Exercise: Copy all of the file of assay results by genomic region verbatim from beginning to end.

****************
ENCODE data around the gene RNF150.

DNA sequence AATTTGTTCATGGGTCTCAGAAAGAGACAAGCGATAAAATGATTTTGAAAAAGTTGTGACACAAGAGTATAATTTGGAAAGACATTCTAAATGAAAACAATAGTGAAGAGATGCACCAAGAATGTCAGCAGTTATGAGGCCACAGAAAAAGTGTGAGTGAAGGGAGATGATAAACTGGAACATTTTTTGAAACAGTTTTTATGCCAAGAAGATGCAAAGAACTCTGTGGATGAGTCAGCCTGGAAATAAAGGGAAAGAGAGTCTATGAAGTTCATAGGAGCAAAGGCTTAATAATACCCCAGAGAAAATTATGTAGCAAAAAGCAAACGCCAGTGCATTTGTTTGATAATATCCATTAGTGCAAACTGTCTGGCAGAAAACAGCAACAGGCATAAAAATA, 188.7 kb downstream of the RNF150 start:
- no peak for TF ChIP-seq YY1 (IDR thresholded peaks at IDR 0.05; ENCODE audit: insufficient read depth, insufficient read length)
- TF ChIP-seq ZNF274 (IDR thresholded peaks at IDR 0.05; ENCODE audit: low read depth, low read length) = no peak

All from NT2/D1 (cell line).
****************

ENCODE data around the gene RNF150.

DNA sequence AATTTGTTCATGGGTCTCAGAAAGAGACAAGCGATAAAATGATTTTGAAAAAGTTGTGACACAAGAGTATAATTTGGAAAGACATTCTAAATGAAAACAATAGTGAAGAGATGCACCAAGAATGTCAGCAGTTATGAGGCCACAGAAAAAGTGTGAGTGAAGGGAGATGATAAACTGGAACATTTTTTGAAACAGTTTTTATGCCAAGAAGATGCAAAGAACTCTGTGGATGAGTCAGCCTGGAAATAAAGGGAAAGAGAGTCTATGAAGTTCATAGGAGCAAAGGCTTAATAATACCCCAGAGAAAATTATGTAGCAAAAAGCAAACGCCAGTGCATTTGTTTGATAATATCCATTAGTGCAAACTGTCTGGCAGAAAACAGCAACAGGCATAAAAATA, 188.7 kb downstream of the RNF150 start:
- no peak for TF ChIP-seq YY1 (IDR thresholded peaks at IDR 0.05; ENCODE audit: insufficient read depth, insufficient read length)
- TF ChIP-seq ZNF274 (IDR thresholded peaks at IDR 0.05; ENCODE audit: low read depth, low read length) = no peak

All from NT2/D1 (cell line).